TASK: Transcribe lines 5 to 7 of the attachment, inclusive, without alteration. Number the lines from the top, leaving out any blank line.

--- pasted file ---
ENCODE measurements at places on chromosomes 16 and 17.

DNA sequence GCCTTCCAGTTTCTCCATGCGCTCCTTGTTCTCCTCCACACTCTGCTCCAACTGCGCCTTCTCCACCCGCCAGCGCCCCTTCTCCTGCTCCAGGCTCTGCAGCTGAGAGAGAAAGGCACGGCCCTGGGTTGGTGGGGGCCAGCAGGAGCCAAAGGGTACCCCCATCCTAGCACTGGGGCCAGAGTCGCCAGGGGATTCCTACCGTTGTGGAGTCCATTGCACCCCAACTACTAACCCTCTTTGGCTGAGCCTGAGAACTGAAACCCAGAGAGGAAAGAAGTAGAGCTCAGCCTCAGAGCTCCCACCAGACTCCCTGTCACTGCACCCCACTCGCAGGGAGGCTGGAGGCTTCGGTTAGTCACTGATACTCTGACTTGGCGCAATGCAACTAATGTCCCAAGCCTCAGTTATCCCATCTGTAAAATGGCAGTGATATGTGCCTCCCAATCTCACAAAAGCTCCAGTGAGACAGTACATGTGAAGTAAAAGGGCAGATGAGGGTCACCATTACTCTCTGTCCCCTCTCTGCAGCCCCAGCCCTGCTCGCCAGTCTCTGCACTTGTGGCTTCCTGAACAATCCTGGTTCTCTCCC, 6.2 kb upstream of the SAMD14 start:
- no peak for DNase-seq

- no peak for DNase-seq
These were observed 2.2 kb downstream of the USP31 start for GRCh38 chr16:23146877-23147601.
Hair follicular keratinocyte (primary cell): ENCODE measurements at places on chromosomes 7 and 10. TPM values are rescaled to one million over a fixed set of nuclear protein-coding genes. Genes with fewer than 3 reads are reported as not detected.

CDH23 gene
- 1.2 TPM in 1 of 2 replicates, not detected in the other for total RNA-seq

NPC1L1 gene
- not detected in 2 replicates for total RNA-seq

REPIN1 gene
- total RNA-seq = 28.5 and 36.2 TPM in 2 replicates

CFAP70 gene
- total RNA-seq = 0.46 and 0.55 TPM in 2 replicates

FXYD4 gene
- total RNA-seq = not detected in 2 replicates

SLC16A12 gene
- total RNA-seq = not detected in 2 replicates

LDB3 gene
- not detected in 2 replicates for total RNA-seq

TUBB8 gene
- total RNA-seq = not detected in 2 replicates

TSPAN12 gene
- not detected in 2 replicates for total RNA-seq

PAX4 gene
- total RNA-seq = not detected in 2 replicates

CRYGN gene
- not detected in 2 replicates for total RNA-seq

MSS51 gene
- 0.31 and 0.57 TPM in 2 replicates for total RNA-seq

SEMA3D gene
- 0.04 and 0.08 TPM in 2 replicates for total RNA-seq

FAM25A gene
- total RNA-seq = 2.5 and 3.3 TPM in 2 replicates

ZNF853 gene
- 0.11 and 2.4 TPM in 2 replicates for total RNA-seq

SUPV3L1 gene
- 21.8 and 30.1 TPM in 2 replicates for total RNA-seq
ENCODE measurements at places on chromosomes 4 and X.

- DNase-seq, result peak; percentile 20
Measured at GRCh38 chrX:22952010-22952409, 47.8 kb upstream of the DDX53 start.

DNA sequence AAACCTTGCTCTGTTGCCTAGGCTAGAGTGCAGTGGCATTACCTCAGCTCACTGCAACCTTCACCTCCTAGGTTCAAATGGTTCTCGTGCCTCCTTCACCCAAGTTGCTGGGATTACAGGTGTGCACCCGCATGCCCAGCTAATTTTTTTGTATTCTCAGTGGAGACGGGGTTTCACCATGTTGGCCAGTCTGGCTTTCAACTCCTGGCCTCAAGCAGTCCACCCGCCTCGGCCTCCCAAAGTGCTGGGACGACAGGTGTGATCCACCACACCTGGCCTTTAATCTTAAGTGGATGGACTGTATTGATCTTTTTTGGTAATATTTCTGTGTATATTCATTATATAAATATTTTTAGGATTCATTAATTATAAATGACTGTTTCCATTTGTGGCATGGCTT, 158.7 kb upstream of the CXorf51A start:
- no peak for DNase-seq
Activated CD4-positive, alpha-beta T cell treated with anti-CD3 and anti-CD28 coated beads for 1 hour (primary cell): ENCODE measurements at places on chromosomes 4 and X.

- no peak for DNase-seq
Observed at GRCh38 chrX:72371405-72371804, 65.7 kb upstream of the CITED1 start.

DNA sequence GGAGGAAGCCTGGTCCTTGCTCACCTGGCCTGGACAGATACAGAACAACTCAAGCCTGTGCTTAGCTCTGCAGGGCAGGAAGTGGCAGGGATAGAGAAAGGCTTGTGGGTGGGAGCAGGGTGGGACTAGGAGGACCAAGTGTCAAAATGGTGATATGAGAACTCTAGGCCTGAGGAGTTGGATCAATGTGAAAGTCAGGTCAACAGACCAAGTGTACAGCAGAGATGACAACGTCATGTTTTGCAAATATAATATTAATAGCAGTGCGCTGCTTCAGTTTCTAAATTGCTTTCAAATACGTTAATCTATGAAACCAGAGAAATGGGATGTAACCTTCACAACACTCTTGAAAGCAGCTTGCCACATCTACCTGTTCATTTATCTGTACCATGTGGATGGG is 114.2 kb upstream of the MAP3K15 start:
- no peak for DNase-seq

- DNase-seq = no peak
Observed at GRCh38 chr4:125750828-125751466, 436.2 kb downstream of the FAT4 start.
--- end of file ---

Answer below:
These were observed 2.2 kb downstream of the USP31 start for GRCh38 chr16:23146877-23147601.
Hair follicular keratinocyte (primary cell): ENCODE measurements at places on chromosomes 7 and 10. TPM values are rescaled to one million over a fixed set of nuclear protein-coding genes. Genes with fewer than 3 reads are reported as not detected.

CDH23 gene